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Penal transportation, family history, and convict tourism


Maxwell-Stewart, H and Nicholson, L, Penal transportation, family history, and convict tourism, The Palgrave Handbook of Prison Tourism, Palgrave Macmillan UK, JZ Wilson, S Hodgkinson, S Piche, and K Walby (ed), London, pp. 713-734. ISBN 978-1-137-56134-3 (2017) [Research Book Chapter]

Copyright Statement

Copyright 2017 The Editors and The Authors

DOI: doi:10.1057/978-1-137-56135-0_34


The chapter explores the gap between the lived experience of Australia’s founding convict mothers and fathers and heritage site portrayals of penal transportation. It focuses particularly on Tasmania, formerly known as Van Diemen’s Land—which operated as a British penal colony in the years 1803–1853. We argue that a disproportionate number of convict heritage sites are located in former punishment stations. As such, much of the discourse about convict heritage interpretation has centered on the more brutal end of the system. While the use of punishment as a means of eliciting labor from convict bodies was an important part of convict experience, the measure of pain extracted was disproportionately borne by a few.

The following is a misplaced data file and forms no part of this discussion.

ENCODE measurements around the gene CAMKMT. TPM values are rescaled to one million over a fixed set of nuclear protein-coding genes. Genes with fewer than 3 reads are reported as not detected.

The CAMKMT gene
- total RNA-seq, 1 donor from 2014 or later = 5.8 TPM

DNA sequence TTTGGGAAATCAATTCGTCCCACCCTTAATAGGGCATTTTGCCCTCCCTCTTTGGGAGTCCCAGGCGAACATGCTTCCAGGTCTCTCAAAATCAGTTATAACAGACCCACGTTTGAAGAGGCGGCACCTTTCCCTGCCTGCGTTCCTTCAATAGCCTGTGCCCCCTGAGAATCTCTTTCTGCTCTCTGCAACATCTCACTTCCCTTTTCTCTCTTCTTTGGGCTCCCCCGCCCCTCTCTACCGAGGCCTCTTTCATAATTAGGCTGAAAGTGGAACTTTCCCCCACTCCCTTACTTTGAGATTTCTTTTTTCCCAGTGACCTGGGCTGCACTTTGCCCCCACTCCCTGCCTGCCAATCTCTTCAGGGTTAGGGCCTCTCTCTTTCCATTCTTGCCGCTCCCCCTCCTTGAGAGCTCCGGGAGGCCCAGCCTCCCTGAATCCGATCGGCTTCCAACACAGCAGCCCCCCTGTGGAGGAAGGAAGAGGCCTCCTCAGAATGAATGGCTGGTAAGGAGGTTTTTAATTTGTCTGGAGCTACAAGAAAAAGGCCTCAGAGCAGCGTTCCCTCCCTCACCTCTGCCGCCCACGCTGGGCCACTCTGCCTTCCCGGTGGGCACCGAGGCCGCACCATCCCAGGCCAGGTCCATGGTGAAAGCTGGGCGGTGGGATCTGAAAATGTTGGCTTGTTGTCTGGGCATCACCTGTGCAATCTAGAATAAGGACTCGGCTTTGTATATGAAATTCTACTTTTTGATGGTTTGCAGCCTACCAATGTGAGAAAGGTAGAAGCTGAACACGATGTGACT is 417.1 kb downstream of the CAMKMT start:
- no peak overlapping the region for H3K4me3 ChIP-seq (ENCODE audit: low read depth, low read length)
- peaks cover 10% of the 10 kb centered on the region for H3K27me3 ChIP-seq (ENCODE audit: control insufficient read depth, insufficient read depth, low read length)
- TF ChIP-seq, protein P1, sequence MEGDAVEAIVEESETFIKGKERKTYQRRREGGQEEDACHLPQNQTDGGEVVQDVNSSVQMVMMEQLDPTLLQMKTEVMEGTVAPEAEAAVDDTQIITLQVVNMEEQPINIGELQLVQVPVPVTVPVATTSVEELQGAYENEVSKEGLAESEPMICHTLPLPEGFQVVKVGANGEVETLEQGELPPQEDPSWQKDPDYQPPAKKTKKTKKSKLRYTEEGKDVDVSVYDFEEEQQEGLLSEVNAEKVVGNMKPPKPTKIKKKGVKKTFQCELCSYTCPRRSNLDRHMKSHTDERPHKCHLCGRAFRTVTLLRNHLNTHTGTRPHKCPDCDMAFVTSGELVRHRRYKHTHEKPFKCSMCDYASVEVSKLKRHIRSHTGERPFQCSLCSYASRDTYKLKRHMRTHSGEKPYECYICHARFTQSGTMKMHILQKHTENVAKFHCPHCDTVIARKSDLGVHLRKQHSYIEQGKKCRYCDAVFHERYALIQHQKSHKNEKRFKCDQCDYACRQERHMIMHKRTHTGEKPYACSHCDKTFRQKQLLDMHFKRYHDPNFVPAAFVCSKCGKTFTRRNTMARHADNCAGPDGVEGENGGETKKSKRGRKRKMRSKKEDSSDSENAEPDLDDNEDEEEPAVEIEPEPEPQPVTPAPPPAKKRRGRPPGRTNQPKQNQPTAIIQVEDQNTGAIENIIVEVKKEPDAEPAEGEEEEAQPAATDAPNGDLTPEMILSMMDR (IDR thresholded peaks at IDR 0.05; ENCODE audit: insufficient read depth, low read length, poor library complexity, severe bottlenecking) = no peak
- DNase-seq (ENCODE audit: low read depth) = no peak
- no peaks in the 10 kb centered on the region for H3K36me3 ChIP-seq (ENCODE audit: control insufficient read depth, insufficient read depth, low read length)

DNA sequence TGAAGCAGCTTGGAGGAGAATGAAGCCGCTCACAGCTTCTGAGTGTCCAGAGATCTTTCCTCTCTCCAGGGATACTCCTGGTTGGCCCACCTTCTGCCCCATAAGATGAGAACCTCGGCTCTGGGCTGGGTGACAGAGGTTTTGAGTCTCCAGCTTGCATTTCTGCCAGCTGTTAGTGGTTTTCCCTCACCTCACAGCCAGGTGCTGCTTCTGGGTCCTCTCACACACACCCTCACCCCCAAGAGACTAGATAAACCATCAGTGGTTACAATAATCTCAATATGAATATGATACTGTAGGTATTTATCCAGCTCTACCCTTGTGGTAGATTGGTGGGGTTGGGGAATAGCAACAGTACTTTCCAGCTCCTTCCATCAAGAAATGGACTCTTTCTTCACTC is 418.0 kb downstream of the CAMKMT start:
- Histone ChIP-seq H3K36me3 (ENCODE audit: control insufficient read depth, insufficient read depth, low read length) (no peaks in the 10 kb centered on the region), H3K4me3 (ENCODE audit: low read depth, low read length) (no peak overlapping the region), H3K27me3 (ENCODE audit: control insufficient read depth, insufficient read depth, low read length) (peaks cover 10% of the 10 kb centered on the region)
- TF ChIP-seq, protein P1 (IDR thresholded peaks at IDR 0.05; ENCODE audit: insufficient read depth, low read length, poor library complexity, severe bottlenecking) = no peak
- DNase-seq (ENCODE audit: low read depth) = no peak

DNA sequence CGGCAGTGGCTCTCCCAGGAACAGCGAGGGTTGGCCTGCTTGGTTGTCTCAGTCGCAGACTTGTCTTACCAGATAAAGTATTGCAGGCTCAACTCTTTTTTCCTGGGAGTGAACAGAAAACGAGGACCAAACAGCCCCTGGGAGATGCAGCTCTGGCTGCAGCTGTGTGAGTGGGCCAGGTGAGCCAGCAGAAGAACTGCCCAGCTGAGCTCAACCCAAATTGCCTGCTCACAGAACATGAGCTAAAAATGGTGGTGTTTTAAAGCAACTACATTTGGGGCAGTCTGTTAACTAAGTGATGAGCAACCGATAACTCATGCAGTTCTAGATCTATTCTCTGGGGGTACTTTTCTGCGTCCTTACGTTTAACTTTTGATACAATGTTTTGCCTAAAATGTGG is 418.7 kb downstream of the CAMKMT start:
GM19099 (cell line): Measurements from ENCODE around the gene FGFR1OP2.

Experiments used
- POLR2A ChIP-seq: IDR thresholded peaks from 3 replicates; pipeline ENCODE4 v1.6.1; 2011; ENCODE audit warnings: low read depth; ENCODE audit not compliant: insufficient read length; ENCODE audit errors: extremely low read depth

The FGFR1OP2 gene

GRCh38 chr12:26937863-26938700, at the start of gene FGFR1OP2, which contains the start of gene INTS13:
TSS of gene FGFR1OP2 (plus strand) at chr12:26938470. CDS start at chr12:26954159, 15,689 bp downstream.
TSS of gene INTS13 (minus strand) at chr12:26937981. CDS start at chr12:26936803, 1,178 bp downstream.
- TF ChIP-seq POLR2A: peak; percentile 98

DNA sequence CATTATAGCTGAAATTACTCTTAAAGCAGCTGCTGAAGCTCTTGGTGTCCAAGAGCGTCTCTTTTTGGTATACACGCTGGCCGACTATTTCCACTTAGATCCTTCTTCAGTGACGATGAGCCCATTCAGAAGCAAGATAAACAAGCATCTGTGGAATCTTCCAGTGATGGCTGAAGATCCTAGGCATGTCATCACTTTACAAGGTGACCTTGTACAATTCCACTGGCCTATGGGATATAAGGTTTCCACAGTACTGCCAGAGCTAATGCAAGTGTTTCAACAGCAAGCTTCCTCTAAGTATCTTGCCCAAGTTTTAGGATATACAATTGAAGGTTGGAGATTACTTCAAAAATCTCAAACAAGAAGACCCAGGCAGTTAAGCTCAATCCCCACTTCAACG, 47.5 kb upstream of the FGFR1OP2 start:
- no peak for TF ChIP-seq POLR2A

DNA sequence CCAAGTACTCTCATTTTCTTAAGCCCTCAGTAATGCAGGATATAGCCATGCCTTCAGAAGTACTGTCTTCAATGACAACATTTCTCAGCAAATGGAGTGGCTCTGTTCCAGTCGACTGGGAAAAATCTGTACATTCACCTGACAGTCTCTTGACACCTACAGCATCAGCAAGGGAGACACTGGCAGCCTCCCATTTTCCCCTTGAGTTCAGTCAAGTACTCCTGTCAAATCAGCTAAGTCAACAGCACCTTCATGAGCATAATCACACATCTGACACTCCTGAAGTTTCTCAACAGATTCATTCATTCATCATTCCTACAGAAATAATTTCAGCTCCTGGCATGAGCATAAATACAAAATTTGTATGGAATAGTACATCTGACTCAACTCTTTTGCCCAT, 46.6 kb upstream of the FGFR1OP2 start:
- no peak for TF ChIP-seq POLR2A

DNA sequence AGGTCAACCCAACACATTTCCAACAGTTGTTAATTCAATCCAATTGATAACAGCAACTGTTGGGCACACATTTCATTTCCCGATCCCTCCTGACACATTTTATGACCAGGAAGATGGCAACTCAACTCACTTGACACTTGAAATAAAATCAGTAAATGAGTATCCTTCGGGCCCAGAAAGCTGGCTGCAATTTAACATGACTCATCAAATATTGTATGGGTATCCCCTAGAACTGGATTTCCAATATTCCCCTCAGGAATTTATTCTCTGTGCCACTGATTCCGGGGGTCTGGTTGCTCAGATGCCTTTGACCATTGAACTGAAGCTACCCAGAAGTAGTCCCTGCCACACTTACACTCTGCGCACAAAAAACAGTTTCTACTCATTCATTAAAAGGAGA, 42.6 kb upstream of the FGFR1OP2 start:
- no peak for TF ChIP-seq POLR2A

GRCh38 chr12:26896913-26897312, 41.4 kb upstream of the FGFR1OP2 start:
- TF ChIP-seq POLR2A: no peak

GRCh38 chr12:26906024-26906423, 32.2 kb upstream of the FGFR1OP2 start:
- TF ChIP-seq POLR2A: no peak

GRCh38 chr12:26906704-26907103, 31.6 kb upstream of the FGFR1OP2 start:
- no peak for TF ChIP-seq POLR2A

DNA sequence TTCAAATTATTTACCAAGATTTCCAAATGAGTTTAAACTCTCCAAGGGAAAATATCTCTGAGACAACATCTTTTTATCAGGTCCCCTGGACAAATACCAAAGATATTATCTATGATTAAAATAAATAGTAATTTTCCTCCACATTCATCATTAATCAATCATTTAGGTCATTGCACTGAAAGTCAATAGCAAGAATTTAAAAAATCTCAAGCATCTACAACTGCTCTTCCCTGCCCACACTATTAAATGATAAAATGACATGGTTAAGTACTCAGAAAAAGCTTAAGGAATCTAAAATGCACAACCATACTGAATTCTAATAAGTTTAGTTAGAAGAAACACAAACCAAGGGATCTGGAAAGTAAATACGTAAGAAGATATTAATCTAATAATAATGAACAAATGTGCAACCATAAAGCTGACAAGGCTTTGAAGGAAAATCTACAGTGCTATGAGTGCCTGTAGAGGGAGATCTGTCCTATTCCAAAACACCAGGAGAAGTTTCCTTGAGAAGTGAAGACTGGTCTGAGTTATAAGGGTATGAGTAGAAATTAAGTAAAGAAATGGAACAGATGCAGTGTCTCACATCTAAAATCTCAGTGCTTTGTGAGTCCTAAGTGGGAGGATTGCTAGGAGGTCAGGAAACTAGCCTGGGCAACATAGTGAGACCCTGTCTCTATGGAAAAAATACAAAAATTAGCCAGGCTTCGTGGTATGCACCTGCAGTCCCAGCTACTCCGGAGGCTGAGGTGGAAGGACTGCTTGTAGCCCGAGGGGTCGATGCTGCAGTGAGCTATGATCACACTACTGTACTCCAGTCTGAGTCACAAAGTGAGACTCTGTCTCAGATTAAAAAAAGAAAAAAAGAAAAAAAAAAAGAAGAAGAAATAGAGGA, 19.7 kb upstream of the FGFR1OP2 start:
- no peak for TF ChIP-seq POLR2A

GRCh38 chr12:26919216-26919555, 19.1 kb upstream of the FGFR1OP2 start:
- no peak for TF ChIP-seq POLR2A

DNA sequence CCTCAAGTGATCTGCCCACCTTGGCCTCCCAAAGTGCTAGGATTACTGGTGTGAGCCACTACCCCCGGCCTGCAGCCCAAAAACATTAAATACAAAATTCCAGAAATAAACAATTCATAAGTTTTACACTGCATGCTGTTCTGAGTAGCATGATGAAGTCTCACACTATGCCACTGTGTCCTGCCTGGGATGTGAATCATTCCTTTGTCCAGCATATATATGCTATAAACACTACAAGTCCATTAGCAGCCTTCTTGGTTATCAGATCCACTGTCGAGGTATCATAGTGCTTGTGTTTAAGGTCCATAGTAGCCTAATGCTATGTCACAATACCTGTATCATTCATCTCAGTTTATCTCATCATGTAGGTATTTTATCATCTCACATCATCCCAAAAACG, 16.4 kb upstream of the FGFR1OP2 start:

Item Details

Item Type:Research Book Chapter
Keywords:Prison Tourism, Dark Tourism, Convict Transportation, Family History
Research Division:History, Heritage and Archaeology
Research Group:Historical studies
Research Field:Australian history
Objective Division:Expanding Knowledge
Objective Group:Expanding knowledge
Objective Field:Expanding knowledge in human society
UTAS Author:Maxwell-Stewart, H (Professor Hamish Maxwell-Stewart)
UTAS Author:Nicholson, L (Ms Lydia Nicholson)
ID Code:124503
Year Published:2017
Funding Support:Australian Research Council (LP140100623)
Deposited By:Office of the School of Humanities
Deposited On:2018-02-23
Last Modified:2018-05-14

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